The diabetic foot – how Footlogics orthotics can help

A great number of diabetics will develop foot problems related to the disease. Diabetic foot conditions develop from a combination of causes including poor circulation and neuropathy. Diabetic Neuropathy can cause insensitivity or a loss of ability to feel pain, heat and cold.

Diabetics suffering from neuropathy can quite easily develop minor cuts, scrapes, blisters, or pressure sores that they may not be aware of due to the insensitivity. Poor shoe fit, excessive pressure and friction often go undetected. If these minor injuries are left untreated, complications may lead to ulceration and possibly even amputation! Neuropathy can also cause deformities such as bunions, hammer toes and Charcot Foot.

The importance of a proper shoe fit

To avoid friction, stress and pressure sores, you must have shoes that fit properly.  For optimal support, make sure your shoe matches the length and width of your foot and that it provides an appropriate heel counter.  Also ensure that there aren’t any obtrusive seams or stitching inside because this will cause rubbing and chafing against your foot.

For diabetics with an existing foot condition therapeutic footwear is often prescribed by a doctor or podiatrist and fitted by a qualified pedorthist. Private health funds cover part or all of the cost of special diabetic footwear.

Orthotic insoles for Diabetic Foot

Most diabetics do not require customised diabetic footwear. Instead, a diabetic insole is fitted to prevent foot conditions from developing. Prevention is better than cure: it can save hundreds of dollars and a lot of unnecessary suffering.

Diabetic orthotics help to avoid pressure sores from developing as a result of friction inside the shoe. A common contributing cause of excess friction and pressure on the foot is over-pronation (rolling in of the foot and flattening of the arches).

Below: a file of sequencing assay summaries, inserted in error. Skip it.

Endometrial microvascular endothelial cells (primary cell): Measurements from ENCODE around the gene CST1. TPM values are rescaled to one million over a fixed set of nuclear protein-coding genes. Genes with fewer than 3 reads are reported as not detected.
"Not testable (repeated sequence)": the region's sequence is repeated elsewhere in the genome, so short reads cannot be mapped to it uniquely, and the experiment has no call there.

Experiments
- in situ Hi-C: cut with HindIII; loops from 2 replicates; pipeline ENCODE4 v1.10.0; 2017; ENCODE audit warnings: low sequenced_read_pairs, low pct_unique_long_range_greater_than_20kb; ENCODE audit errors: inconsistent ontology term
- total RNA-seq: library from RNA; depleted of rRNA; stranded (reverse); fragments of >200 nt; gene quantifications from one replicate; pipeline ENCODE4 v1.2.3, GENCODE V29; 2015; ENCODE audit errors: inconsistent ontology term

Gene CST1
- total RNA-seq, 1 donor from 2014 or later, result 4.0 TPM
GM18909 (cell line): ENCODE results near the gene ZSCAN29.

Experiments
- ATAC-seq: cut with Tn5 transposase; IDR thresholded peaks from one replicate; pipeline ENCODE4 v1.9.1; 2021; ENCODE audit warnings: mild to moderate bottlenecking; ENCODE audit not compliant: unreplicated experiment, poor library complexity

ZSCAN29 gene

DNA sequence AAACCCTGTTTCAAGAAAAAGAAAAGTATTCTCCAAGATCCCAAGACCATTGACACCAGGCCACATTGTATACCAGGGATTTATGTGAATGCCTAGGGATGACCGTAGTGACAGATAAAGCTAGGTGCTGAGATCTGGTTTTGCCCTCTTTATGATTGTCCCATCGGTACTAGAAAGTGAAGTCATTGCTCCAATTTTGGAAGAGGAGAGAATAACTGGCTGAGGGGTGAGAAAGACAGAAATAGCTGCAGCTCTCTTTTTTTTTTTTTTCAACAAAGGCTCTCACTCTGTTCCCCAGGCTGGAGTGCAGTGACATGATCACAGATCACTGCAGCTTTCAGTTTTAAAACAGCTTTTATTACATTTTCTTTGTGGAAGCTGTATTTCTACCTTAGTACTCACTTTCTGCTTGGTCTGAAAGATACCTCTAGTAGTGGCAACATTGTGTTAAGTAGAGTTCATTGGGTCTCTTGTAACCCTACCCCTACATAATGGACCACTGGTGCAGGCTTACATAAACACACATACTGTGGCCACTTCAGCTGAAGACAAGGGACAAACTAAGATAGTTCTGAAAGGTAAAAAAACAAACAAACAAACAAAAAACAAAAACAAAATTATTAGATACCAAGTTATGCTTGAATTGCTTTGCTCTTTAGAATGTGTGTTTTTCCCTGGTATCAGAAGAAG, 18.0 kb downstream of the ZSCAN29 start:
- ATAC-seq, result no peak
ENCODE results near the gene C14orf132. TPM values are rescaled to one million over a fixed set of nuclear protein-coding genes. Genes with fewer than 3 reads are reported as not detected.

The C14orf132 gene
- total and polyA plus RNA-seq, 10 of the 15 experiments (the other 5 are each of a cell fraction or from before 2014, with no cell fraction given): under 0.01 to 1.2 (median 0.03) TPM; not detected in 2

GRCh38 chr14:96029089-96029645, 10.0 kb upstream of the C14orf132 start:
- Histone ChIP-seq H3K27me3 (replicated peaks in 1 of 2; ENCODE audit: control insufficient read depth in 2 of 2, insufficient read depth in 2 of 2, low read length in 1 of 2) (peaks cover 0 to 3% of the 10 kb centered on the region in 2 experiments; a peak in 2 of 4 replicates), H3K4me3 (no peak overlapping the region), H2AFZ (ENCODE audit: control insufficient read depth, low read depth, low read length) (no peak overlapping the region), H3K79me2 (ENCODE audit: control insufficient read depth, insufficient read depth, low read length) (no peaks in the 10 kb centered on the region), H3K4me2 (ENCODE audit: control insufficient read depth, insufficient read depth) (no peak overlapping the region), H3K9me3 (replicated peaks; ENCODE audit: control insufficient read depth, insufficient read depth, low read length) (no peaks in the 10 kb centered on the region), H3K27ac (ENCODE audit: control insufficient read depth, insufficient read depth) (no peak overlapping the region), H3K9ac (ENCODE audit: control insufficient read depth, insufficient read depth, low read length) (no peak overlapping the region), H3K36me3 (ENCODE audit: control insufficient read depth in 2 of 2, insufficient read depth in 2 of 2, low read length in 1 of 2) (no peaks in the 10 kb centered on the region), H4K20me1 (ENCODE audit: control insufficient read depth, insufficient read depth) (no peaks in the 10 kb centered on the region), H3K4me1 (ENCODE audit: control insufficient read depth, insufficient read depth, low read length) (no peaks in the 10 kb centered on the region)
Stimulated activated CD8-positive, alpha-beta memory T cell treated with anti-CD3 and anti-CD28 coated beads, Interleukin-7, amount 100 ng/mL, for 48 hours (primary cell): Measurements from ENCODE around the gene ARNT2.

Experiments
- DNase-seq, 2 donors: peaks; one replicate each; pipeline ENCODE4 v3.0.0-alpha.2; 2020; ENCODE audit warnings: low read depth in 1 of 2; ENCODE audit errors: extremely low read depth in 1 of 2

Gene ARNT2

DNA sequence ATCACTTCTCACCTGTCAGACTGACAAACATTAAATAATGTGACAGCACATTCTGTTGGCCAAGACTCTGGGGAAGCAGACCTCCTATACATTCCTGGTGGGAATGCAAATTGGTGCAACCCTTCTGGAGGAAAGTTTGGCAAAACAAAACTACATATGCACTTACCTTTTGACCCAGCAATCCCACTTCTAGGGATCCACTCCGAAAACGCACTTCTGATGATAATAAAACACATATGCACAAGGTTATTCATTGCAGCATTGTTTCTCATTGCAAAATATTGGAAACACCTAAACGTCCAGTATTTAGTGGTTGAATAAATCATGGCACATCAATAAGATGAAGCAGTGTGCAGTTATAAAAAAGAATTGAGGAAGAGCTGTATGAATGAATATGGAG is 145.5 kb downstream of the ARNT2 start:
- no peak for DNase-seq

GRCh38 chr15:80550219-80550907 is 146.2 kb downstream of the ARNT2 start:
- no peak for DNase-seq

Over-pronation leads to poor foot function and friction under the ball of the foot, on the outer edge of the big toe joint and on top of any of the five toe joints.

Orthotics help prevent over-pronation and they evenly distribute body weight over the entire surface of the foot, thereby reducing friction and pressure.

Diabetic insoles are covered with a layer of Plastazote©. It is the material of choice for podiatrists, as it conforms rapidly to the individual’s foot, providing a glove-fit which limits rubbing and potential blister or ulcer formation. Orthotic insoles for diabetics can be custom-made or store-bought from your pharmacy. Please see overleaf for more information.

Helpful footcare tips for Diabetics

Follow these useful tip to protect your feet:

inspect your feet on a daily basis
look for signs of sores, swelling, discoloration, cuts and blisters. Use a mirror to see the bottom of your feet, if need be.
keep your feet clean. Wash with warm water with a mildly concentrated soap and dry with care, particularly between your toes.
in dry skin areas, use lotion but never between your toes (use foot powder between your toes).
keep your toenails trimmed and make cuts straight across the top of the nail (contact a podiatrist or pedicurist for assistance).
change your socks or stockings every day
avoid tight elastics on your socks – seamless, fitted socks are best.

Footlogics Sensi – orthotics for Diabetes

Developed by Australian podiatrists, Footlogics Sensi orthotics are shaped to accurately match the plantar surface (underside) of the foot, evenly distributing the forces of walking to protect sensitive areas from excess pressure and friction.

The orthotic gently supports the foot, aligning the foot to its natural position. The medical-grade Plastazote© top layer is non-allergic and provides maximum cushioning.

This makes Footlogics Sensi the ideal footbed for people with Diabetes. The insole also provides excellent walking comfort for arthritis sufferers and people with sensitive feet.

NOTE: If pain persist we recommend you consult a health professional for appropriate diagnosis and treatment. Visit the Australian Podiatrists Association to find your local podiatrist.